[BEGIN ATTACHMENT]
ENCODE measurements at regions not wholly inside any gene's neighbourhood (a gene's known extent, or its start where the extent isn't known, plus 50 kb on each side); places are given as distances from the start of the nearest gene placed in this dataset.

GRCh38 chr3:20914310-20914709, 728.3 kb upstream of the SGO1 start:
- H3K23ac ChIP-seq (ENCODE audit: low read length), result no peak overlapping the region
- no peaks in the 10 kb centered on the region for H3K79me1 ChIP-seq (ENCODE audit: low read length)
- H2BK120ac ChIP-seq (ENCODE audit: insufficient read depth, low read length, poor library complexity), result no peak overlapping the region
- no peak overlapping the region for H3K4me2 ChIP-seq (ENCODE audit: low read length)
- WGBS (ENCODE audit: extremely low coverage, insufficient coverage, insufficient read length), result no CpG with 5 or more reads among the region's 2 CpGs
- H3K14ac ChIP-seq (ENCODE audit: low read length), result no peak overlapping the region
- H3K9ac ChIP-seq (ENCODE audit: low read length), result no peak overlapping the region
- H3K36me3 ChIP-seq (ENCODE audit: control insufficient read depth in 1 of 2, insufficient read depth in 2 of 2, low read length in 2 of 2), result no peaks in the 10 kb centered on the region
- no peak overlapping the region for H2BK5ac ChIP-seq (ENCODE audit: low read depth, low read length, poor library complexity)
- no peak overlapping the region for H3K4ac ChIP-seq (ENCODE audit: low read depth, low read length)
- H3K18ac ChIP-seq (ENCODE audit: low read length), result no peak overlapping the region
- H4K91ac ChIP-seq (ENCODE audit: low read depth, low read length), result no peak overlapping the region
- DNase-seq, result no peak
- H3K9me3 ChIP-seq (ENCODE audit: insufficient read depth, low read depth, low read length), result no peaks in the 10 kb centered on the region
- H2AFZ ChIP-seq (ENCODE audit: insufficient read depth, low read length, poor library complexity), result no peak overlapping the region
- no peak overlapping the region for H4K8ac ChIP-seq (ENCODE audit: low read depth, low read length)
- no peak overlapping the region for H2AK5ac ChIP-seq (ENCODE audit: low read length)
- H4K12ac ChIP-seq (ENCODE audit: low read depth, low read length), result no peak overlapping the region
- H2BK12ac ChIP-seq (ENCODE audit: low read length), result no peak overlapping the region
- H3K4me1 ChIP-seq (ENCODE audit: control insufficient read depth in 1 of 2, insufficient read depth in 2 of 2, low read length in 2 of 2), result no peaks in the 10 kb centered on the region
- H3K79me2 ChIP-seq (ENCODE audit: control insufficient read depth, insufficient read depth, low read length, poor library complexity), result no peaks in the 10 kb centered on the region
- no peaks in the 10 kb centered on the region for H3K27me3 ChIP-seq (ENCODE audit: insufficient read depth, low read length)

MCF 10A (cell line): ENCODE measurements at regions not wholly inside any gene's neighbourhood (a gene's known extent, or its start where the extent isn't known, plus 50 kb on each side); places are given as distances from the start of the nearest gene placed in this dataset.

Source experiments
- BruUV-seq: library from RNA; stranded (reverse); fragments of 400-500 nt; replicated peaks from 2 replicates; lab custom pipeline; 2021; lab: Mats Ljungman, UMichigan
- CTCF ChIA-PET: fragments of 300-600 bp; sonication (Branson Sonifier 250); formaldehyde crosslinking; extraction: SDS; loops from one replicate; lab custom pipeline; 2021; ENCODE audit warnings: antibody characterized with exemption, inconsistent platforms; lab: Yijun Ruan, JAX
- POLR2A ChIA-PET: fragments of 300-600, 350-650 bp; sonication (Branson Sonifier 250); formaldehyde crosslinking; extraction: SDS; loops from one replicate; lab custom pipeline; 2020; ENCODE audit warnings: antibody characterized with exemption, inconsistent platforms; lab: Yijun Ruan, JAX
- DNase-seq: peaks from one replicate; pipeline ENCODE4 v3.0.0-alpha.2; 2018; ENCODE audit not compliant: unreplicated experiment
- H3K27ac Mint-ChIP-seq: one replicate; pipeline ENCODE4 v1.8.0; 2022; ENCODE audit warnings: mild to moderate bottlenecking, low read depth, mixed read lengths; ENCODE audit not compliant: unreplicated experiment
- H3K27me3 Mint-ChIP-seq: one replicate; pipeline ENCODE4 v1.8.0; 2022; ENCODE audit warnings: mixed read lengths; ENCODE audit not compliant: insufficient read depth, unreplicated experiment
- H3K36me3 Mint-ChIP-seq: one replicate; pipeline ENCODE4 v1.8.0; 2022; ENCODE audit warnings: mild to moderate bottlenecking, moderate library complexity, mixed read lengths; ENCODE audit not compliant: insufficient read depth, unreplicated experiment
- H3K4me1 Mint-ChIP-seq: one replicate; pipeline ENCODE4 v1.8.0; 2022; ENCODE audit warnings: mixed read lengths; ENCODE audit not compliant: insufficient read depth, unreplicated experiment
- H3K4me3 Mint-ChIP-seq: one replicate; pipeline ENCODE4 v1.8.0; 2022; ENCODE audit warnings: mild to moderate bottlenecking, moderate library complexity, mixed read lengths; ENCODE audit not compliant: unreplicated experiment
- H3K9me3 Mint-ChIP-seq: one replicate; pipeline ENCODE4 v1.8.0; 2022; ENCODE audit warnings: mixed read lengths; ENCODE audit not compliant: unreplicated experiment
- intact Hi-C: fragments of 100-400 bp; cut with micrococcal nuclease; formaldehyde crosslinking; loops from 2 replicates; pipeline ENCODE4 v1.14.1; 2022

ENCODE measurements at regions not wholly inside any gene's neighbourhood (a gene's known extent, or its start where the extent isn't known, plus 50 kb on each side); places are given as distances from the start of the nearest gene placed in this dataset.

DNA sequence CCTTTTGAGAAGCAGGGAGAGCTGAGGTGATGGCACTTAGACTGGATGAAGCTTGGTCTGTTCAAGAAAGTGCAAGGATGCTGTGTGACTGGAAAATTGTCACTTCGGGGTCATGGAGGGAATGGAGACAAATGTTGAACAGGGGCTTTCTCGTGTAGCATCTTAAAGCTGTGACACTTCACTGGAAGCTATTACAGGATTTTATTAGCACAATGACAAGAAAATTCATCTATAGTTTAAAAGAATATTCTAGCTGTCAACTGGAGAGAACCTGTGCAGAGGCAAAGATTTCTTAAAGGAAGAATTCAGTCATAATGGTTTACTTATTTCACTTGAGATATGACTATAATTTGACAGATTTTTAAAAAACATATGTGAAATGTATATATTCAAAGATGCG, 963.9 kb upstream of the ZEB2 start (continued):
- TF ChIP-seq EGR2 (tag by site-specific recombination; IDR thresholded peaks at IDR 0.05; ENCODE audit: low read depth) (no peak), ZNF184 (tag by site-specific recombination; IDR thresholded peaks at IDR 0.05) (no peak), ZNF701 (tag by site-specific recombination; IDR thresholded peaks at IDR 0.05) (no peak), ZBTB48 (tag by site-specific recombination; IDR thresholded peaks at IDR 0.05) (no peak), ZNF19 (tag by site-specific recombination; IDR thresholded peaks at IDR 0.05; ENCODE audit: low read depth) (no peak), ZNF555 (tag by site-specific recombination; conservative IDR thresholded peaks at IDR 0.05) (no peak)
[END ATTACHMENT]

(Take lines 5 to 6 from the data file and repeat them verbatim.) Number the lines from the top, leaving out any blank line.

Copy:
- H2BK120ac ChIP-seq (ENCODE audit: insufficient read depth, low read length, poor library complexity), result no peak overlapping the region
- no peak overlapping the region for H3K4me2 ChIP-seq (ENCODE audit: low read length)